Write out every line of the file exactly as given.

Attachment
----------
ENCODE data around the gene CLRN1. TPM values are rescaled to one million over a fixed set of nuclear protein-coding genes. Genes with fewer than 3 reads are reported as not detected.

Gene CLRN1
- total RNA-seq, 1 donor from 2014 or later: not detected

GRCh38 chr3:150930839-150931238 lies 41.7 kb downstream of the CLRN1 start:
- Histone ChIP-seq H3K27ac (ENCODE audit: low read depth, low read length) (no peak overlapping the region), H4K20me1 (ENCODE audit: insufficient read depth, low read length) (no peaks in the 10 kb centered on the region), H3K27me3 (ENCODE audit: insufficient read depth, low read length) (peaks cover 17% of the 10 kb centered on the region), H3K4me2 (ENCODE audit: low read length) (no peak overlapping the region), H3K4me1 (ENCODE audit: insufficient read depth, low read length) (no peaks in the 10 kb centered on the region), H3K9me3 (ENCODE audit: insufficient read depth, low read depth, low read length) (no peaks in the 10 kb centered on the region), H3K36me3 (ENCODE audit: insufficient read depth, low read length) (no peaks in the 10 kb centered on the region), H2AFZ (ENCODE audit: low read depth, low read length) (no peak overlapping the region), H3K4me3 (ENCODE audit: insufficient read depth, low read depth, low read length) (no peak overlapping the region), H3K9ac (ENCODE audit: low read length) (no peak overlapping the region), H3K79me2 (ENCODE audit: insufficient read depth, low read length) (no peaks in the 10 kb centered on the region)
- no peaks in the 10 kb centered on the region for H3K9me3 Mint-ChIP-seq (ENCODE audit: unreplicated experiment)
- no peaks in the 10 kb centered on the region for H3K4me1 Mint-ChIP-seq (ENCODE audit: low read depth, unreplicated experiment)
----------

ENCODE data around the gene CLRN1. TPM values are rescaled to one million over a fixed set of nuclear protein-coding genes. Genes with fewer than 3 reads are reported as not detected.

Gene CLRN1
- total RNA-seq, 1 donor from 2014 or later: not detected

GRCh38 chr3:150930839-150931238 lies 41.7 kb downstream of the CLRN1 start:
- Histone ChIP-seq H3K27ac (ENCODE audit: low read depth, low read length) (no peak overlapping the region), H4K20me1 (ENCODE audit: insufficient read depth, low read length) (no peaks in the 10 kb centered on the region), H3K27me3 (ENCODE audit: insufficient read depth, low read length) (peaks cover 17% of the 10 kb centered on the region), H3K4me2 (ENCODE audit: low read length) (no peak overlapping the region), H3K4me1 (ENCODE audit: insufficient read depth, low read length) (no peaks in the 10 kb centered on the region), H3K9me3 (ENCODE audit: insufficient read depth, low read depth, low read length) (no peaks in the 10 kb centered on the region), H3K36me3 (ENCODE audit: insufficient read depth, low read length) (no peaks in the 10 kb centered on the region), H2AFZ (ENCODE audit: low read depth, low read length) (no peak overlapping the region), H3K4me3 (ENCODE audit: insufficient read depth, low read depth, low read length) (no peak overlapping the region), H3K9ac (ENCODE audit: low read length) (no peak overlapping the region), H3K79me2 (ENCODE audit: insufficient read depth, low read length) (no peaks in the 10 kb centered on the region)
- no peaks in the 10 kb centered on the region for H3K9me3 Mint-ChIP-seq (ENCODE audit: unreplicated experiment)
- no peaks in the 10 kb centered on the region for H3K4me1 Mint-ChIP-seq (ENCODE audit: low read depth, unreplicated experiment)